If you get this pop-up, close it. This is not a survey ordered by your Internet service provider. It's just the simple way for scammers to get to you using a brand name to lure you in and buy their 'miracle' products. Don't get us wrong, there are several legitimate companies that provide weight loss and anti-aging programs out there.

However, certain scammers also ask for personal information so they can sell it to third parties or use it to steal your identity. Do your research well when you are looking for self-improvement products online.


IP Address Survey Scam: How To Report

Warn your family and friends aware of the IP Address Survey scam by sharing using the buttons provided. You can also officially report the scammers to the Federal Trade Commission using the link below:

Report To The FTC Here


How To Prevent Identity Theft and More

If you want to be the first to find out the most notorious scams every week, feel free to subscribe to the Scam Detector newsletter here. You'll receive periodic emails – we promise not to spam. Meanwhile, educate yourself with some other fraud-related articles right under this paragraph, so you can protect yourself in many other aspects and niches. Last but not least, use the Comments section below to expose other scammers.

Here are some must-reads for the end:

Credit Card Fraud

Final Expense Life Insurance Scam

How to Prevent Identity Theft

Bed Bug Treatment Scam

Post Office: Change of Address Scam

Bad Credit: Auto Loans Fraud

Government Surplus Auctions Scam

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selma hrynchuk
Selma HrynchukSelma is a fraud prevention specialist renowned for her expertise in private eye investigations and a remarkable partnership with law enforcement agencies. Beyond her investigative triumphs, her public speaking engagements and written works have empowered countless individuals to protect themselves and stay ahead of deceptive schemes. Selma's legacy shines as a tenacious agent of change, unyielding in her commitment to battling fraud and ensuring a safer world for all.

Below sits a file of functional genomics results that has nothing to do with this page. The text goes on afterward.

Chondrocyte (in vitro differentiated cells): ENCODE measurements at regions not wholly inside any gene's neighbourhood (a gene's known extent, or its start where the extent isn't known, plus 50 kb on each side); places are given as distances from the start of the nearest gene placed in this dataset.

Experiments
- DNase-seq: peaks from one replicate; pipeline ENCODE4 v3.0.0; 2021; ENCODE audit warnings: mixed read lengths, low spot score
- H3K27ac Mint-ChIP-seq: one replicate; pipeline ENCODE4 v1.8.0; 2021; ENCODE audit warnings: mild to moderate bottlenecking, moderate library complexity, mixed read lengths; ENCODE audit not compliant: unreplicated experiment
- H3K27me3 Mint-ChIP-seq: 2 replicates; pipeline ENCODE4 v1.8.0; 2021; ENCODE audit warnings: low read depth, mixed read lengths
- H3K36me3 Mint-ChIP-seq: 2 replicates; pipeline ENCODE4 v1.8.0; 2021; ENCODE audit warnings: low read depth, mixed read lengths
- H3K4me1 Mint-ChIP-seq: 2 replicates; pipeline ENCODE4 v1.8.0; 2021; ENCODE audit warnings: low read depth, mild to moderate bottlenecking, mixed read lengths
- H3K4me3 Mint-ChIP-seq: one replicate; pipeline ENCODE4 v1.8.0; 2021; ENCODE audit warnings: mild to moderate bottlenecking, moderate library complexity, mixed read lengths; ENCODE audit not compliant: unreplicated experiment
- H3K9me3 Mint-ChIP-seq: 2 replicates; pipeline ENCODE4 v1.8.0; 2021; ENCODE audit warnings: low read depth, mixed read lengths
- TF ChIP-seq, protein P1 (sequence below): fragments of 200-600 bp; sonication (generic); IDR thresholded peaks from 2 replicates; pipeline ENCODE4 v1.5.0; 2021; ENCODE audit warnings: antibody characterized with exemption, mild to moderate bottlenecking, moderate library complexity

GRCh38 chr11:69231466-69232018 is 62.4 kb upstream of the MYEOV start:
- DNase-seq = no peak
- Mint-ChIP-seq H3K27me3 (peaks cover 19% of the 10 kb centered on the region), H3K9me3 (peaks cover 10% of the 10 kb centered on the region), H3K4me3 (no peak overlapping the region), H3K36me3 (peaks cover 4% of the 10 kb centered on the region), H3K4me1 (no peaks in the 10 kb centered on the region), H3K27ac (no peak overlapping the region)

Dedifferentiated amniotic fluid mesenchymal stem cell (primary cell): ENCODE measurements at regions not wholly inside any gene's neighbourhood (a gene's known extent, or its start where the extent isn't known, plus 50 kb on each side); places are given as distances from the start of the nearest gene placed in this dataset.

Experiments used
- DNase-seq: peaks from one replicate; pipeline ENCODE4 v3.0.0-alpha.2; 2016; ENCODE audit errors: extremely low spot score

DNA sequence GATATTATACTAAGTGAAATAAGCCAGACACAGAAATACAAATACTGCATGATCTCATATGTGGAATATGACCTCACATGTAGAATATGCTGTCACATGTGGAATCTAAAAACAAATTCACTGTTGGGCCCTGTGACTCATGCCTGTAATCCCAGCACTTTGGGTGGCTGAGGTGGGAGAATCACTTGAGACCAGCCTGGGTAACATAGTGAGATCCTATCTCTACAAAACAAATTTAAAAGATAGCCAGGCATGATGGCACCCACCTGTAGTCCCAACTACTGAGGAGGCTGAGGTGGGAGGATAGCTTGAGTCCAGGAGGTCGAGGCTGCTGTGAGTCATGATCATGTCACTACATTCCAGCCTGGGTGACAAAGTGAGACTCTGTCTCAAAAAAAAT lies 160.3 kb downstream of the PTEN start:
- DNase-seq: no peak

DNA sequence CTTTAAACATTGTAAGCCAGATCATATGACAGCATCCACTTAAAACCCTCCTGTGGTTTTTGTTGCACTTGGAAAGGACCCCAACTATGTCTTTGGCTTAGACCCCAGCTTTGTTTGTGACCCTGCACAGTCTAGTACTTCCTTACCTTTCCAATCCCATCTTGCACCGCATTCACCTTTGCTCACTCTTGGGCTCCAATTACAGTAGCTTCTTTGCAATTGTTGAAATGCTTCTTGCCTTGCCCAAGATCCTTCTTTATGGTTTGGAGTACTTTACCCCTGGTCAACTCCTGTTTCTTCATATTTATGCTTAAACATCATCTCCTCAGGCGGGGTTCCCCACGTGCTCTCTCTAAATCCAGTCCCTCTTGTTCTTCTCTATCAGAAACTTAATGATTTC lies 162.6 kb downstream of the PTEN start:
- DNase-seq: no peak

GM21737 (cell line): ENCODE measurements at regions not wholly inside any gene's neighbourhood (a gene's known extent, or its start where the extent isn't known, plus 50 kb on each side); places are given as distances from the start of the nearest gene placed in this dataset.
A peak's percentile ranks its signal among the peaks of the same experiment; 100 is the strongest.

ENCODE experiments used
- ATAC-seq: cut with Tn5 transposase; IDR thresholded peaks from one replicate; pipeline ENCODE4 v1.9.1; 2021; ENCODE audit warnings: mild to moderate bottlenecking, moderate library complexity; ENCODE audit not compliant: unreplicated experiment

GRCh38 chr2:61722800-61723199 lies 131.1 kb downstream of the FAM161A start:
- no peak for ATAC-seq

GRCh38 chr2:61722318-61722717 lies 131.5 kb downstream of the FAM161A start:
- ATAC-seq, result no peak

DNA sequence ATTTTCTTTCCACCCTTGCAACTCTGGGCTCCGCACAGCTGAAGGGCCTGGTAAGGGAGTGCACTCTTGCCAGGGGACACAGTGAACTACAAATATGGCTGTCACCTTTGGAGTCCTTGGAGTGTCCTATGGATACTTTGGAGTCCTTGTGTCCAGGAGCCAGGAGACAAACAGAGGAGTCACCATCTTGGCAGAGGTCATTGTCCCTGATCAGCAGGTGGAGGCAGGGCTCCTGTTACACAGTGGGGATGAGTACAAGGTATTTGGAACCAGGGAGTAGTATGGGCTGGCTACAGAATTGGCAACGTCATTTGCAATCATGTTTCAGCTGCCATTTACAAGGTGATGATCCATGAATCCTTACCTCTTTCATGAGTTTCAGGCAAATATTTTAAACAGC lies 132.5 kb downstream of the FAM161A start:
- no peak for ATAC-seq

5 thoughts on “IP Address Survey Scam”

  1. Here you go: http://congratulations.co-g80.bid/sweep/rewards/index-en.html?country=United States&isp=Windstream Communications inc&ip= Edge&voluumdata=deprecated&eda=deprecated&cep=V2ddoRDwNwbRSMTLoBZ0OBTYHgGjTHpHNcJ8PGxcLuYy2R192D62C3586JB0sd_ls9aHj779f1BzyPvdLbJuSu1Z0fZG_Ub9Ifga6k30cR1iVF73Gk_k6RH_eszcd_IUqjN5JurU0qwvPGD1b-xfEM2_OdR1BzJZfdPP4LmpUt1DAkJVxNG3gd30T1PLrevmW49cGxLKreJ9IkQF4OWNkmLgnUgTVpzH6UiAcPQuYFw&2=1367&1=6554461509269850685#

  2. Mark Sunnyfield

    How does this pop up scam get onto my computer ? I was reading my E-Bay messages when the tab for that site changed to the scam page. Did this come in the E-Bay message or the site itself, or does this mean I have malware on my pc in general ?

  3. Just got this with "Xfinity" at the top and an offer "up to $170". The part that confuses me is how this happened when I typed in the URL for a legitimate website. Why was I redirected to a scam URL? I have an AdBlocker installed. I looked up the issue because this worries me and causes me to wonder if I have downloaded some type of malware. Anyone know how this happens?

  4. The best way to avoid this is to block all pop-up ads. McAfee Site Advisor (free extension on most browsers) will send you to a warning page if you try to enter a questionable site. NEVER EVER GIVE CREDIT CARD OR OTHER PERSONAL INFORMATION TO ANYONE YOU ARE NOT FAMILIAR WITH!